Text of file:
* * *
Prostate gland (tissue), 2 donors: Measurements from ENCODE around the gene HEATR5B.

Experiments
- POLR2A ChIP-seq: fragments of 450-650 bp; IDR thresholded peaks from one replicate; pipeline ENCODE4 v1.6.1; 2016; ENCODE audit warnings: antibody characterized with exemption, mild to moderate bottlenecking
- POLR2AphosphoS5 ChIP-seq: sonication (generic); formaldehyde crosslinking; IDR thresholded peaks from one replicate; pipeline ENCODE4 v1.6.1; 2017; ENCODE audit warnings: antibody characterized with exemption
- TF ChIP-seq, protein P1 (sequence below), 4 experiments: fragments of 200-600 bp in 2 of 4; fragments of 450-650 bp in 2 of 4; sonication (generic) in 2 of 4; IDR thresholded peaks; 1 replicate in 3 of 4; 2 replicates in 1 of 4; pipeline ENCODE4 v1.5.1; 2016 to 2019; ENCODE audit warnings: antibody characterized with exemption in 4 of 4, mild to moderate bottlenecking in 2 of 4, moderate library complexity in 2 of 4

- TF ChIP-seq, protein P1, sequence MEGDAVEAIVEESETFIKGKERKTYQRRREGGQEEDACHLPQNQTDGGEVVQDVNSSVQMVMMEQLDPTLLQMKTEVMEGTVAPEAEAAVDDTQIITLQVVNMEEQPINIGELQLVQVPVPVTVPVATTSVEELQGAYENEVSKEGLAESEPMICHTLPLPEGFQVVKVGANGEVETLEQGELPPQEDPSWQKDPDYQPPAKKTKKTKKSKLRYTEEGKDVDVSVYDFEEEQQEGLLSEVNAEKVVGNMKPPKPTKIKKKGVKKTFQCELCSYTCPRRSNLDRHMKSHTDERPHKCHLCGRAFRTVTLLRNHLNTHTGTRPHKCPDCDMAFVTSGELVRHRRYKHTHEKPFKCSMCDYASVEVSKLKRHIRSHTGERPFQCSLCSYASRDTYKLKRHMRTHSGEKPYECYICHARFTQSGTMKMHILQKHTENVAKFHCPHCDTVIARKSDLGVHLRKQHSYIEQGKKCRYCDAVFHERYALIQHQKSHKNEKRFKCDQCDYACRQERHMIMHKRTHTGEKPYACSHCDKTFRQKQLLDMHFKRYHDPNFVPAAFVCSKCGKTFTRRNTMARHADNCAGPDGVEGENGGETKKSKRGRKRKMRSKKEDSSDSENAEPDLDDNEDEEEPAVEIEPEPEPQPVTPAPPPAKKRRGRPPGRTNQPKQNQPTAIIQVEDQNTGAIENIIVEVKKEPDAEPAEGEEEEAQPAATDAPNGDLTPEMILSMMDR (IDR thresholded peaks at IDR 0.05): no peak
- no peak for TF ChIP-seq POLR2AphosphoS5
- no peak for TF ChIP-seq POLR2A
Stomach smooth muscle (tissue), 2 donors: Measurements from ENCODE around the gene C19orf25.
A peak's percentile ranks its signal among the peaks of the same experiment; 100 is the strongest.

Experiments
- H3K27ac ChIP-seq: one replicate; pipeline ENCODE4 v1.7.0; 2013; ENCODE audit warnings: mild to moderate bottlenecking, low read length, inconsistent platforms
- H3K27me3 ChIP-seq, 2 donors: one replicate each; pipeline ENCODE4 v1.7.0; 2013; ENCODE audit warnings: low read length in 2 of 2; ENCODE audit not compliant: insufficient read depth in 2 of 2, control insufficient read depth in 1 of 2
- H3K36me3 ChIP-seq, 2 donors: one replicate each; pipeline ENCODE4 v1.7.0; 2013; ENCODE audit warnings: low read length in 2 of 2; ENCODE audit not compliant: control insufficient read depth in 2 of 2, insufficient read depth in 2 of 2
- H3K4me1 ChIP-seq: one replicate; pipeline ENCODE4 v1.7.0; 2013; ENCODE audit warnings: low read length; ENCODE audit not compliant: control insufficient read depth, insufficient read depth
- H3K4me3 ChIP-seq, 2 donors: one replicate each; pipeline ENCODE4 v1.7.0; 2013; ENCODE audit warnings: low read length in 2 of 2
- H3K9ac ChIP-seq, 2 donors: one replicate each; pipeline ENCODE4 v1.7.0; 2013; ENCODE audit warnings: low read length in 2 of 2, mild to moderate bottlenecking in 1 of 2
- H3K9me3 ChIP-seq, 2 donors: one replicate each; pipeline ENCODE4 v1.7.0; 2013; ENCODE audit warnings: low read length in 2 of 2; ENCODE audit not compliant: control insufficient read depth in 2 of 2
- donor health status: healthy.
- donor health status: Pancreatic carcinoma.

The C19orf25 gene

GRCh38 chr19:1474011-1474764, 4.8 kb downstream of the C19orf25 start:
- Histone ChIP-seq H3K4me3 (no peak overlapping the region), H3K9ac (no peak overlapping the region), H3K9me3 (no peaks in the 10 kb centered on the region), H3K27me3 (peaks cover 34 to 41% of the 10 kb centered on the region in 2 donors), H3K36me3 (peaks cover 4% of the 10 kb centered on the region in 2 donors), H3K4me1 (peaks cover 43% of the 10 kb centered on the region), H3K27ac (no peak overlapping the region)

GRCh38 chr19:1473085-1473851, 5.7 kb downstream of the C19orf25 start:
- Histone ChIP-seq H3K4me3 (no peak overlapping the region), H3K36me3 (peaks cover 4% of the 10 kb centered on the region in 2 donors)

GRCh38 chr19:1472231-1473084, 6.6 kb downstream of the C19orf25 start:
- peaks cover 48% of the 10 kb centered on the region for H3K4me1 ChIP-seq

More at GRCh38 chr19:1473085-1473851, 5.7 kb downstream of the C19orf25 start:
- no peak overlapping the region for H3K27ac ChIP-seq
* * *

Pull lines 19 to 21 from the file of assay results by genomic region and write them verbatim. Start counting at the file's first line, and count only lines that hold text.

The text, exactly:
- donor health status: healthy.
- donor health status: Pancreatic carcinoma.

The C19orf25 gene